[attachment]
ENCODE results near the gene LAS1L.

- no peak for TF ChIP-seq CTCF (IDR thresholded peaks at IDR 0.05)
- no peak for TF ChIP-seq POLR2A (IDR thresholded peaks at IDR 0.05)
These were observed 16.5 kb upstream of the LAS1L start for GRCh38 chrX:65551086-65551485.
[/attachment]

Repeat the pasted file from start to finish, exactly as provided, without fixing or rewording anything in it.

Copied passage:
ENCODE results near the gene LAS1L.

- no peak for TF ChIP-seq CTCF (IDR thresholded peaks at IDR 0.05)
- no peak for TF ChIP-seq POLR2A (IDR thresholded peaks at IDR 0.05)
These were observed 16.5 kb upstream of the LAS1L start for GRCh38 chrX:65551086-65551485.